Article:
God's Mystery Story

William C. Brownson Uncategorized

READ : Ephesians 3:1-13

Do you like a good mystery? In the biblical sense, a mystery isn’t a whodunit. It’s more a story of what God’s done.

Listen to these words from Paul the Apostle in Ephesians 3 about mystery:

. . . the mystery was made known to me by revelation, as I wrote above in a few words, a reading of which will enable you to perceive my understanding of the mystery of Christ. In former generations this mystery was not made known to humankind, as it has now been revealed to his holy apostles and prophets by the Spirit: that is, the Gentiles have become fellow heirs, members of the same body, and sharers in the promise in Christ Jesus through the gospel.

Ephesians 3:3-6, nrsv


You know what a mystery story is in our ordinary speech. It’s a “whodunit” – some crime committed that is hard to figure out. Many possible suspects, evidence confusing, but the super detective finally unravels it and the mystery is solved. Then, it’s not a mystery any more.

Paul talks about mystery (in Greek, must?rion) in a different way. This is God’s mystery. It has been kept secret for ages and ages but has now been revealed. It’s still a mystery but the secret has now been unveiled. It’s the hidden purpose of God that has now come to light in this world.

Paul says that this mystery has been made known to him by revelation. He didn’t figure it out like a detective does. God has shown it to him, and then he has seen it unfolding before his eyes.

It’s about the Gentiles, the non-Jews, like most of us, now being included in God’s saving purpose. It’s not just Israel any more as the apple of God’s eye, the center of his plan. The Gentiles also have become fellow-heirs in the inheritance. They are now members together with the Israelites in the same body. They now share in the promises made to Israel. This was new, unheard of, marvelous.

It happened, of course, in Christ. He took all of them – Jews and Gentiles – down into death with him, and brought them to life again with him as a new humanity. Now the vital thing was not that they were either Jews or Gentiles, but they were new people in Christ, children together in God’s family.


The apostle saw this happening as the gospel was preached. You know what the gospel is – we read about it in 1 Corinthians chapter 15. It’s all about Christ, his coming, his character, his ministry, his person. Jesus himself is the good news.

But it especially focuses on four events: He died, he was buried, he rose, he appeared. And those four boil down to two tremendous events, really. The burial attests the fact that he really died, and the appearances testify to the fact that he truly rose from the dead.

The gospel means good news, the kind of news, as someone put it, that you could shout across the street, like, “The baby is born!” or “The War is over!,” something like that – news of public import, news that is a great glad tidings to everybody that comes to hear it.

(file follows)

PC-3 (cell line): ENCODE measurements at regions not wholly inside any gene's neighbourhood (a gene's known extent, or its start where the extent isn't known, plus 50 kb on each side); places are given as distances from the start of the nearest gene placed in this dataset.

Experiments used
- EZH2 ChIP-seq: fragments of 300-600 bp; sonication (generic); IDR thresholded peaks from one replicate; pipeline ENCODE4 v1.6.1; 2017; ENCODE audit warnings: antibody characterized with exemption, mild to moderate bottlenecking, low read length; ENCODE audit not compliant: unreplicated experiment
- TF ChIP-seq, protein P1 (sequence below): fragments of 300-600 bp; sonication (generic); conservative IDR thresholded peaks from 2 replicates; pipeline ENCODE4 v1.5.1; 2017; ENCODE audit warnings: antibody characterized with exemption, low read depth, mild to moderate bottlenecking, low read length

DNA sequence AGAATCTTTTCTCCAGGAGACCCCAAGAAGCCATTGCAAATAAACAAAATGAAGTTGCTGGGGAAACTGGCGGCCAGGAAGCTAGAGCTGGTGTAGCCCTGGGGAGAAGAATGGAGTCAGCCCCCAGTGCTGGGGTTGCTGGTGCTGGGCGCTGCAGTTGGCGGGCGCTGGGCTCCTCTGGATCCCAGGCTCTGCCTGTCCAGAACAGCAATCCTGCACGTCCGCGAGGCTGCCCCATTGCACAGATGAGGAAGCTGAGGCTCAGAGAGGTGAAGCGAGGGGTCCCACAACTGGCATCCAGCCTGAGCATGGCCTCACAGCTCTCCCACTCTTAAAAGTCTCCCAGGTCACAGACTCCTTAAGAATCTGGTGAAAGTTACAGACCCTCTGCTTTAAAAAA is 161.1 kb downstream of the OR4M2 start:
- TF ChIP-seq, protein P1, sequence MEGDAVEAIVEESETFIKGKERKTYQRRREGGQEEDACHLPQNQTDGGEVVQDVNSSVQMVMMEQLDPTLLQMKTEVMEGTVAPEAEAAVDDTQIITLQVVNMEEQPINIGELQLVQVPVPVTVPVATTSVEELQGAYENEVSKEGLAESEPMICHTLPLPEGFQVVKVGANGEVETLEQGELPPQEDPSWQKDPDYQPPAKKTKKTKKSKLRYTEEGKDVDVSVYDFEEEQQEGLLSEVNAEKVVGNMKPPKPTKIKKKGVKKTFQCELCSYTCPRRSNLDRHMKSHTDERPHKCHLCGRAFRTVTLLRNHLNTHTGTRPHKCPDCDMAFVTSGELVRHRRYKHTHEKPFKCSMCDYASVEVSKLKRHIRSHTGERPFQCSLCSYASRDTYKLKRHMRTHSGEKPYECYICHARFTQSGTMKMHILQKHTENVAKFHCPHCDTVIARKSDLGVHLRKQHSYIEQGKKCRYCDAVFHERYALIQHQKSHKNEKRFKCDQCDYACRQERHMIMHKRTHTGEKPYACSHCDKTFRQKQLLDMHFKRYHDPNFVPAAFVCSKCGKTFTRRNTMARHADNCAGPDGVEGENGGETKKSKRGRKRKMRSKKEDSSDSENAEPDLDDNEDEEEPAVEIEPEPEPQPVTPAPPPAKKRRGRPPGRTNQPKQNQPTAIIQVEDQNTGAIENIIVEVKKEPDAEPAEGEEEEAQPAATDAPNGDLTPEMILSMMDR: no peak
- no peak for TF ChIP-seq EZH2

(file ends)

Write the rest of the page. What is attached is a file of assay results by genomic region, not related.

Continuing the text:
Now we wonder how in the world can it be good news that Jesus died? Died so young? Died as the best person who ever lived? Died in such agony and shame? How could we possibly call that day “Good Friday”?

But we learn that the gospel is not only events but also a divinely given understanding of those events. The gospel is not only that Jesus died but that he died for our sins – on account of them, instead of us, for our sake, because he loves us. It’s like the reading of a will. Have you ever been present for that – when a will was read after someone died? Most wills are made up of hopeless legalese. We read these legal terms that describe a piece of property or some financial vehicle, and it’s very dull and tedious. You can go to sleep in hearing a will read – until you hear your name! And when you hear your name in connection with that will, suddenly you come wide awake because it means someone left something of value to you, thought about you, wanted you to have this which can be a blessing to your life.

For many people, when they hear about Jesus’ dying, it doesn’t mean anything to them. They yawn. But when they hear their name, when they realize that Jesus died for them, died because he loved them, then suddenly it is great good news. It is truly gospel.

And not only that he died, but that he rose – for our justification – again that’s good news for us.

Everything in the faith hinges on those events and what they mean. Here God’s saving purpose comes to light. We have to know that these things really happened. Thus the burial; he really died. Thus the appearings; he truly rose.

If he didn’t rise, the apostle muses in 1 Corinthians about the sad consequences that would result: “If Christ was not raised, then our preaching is vain.” All the sermons ever preached from the first Easter onward have been preached on the basis that Jesus Christ is truly alive. If he isn’t, then all of those sermons are empty. And we are found also, says Paul, false witnesses of God because we testified of God that he did something – he raised up Christ – whom he didn’t raise up if it’s true that no dead person ever rises from the dead. If that were true, Paul says, our faith would also be in vain.